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12 Jan 2022

Revealed: how much home and car insurance claims add to your premium

Cost of home insurance could rise by 50% after just one claim

Accidents happen, but making a claim on your home insurance could result in your premium soaring when it comes up for renewal.

With the help of price comparison websites, we've analysed thousands of insurance quotes to find out how different types of claim affect car and home insurance premiums.

Read on to find out whether smaller claims are really worth pursuing, and the steps you should take before deciding whether to make a claim.

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How claims affect your car insurance premium

We enlisted the help of the price comparison website GoCompare to find out how making a claim impacts on the cost of car insurance.

As you might expect, customers who'd made more claims generally saw their premium increase, albeit with one exception. GoCompare's data shows that drivers who'd make one claim were actually quoted £81 (9%) less than those who hadn't claimed at all.

This doesn't mean insurers favour those who've made claims. Instead, the more likely conclusion is that drivers who have made one claim were still able to shop around and find similar prices on comparison websites to those who hadn't claimed.

That aside, drivers who'd made more claims generally faced much higher costs. Two claims resulted in a £69 (8%) hike, while four claims saw quotes rise by £469 (53%).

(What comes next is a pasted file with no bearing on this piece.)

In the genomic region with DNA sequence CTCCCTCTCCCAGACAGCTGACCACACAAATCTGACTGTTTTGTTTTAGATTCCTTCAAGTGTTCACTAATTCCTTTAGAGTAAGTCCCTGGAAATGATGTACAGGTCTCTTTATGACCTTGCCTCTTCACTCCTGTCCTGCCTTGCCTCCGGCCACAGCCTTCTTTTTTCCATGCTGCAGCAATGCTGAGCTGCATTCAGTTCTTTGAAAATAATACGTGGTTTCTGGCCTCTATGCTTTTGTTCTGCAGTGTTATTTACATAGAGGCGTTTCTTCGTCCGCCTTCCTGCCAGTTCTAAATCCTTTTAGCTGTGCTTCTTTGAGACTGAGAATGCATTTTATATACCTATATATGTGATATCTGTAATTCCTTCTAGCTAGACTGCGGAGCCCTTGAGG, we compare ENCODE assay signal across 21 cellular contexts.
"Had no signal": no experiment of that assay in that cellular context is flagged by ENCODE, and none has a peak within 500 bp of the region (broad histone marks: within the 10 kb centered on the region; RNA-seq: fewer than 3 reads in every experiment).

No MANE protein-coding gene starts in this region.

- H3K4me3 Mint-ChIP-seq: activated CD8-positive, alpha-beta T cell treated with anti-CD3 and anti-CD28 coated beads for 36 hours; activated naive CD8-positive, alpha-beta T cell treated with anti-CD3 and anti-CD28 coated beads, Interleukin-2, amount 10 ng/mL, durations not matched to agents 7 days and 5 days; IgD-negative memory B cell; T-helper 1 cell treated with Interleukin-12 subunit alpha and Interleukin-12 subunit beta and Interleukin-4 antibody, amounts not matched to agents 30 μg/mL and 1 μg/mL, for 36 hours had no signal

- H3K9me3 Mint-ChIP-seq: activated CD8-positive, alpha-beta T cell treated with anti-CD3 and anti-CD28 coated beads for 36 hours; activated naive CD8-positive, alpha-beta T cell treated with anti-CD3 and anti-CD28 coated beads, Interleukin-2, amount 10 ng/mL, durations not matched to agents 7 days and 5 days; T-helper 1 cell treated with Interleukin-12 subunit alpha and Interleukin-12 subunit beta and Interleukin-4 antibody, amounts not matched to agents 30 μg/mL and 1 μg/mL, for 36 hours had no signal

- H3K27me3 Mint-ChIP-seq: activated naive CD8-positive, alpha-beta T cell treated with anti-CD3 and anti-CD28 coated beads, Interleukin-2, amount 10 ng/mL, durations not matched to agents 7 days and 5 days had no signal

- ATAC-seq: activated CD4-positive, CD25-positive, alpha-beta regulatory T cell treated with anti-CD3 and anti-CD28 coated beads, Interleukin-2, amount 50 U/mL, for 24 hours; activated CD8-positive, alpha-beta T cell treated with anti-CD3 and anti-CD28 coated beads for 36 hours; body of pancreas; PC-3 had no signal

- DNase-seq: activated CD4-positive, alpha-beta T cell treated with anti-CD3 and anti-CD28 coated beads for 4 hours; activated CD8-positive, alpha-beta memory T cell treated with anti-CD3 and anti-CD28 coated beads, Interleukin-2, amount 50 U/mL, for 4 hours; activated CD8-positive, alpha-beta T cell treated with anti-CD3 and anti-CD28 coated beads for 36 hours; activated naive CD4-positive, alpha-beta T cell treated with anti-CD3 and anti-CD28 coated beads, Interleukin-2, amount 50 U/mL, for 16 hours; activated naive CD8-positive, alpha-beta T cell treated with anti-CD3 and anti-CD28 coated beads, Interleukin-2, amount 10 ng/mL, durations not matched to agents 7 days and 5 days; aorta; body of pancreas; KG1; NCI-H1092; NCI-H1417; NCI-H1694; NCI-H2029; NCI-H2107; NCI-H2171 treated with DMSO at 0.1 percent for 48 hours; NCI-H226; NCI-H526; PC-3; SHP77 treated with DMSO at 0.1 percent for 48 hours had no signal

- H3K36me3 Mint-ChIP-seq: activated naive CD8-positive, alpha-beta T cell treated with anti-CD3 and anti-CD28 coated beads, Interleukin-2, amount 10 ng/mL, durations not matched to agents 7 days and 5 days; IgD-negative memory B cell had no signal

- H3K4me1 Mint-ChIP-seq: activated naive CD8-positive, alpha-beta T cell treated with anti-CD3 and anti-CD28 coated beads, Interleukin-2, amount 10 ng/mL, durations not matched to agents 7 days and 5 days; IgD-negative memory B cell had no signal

Note:Figures supplied by GoCompare. They reflect the customers who used its service between January and August 2021.


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Home insurance claims more harshly treated

It might be cheaper to insure your home than your car, but the effect of making a claim on your home insurance appears to be more significant.

Home insurance customers with one recent claim paid an average of £91 (57%) more than those with no claims. Two recent claims bumped the average quote up from £161 to £359 - an increase of 123%.

One possible explanation for the disparity is that home insurance claims tend to be more complicated than car insurance claims.

Those claiming on home insurance most commonly reported accidental damage or a loss at home (30%), but substantial numbers claimed for 'escape of water' (25%) and thefts from the home (9%). Both of these claims can require complex repairs, costly replacements and raise potential concerns about the security of the property.

Note:Figures supplied by GoCompare. They reflect the customers who used its service between January and August 2021.


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Is it worth making a small claim?

In some cases, the costs of making a claim can outweigh the savings. We asked the comparison website Confused.com to run a selection of test quotes on behalf of five fictional customers.

First, it looked at the effects of a car insurance claim for £500 made in 2021 after a single vehicle accident. This claim raised the average of the cheapest three quotes by £129 to £169.

After taking into account your excess (usually at least £100), setbacks to your no-claims discount, and the possible effects on subsequent premiums, such a small claim may not be worth pursuing.

A Confused.com spokesperson said: 'In some cases, where the claim is lower, this could see your premium increase by quite a significant amount. Knowing this, some people may opt to cover the costs themselves to prevent their insurance from going up.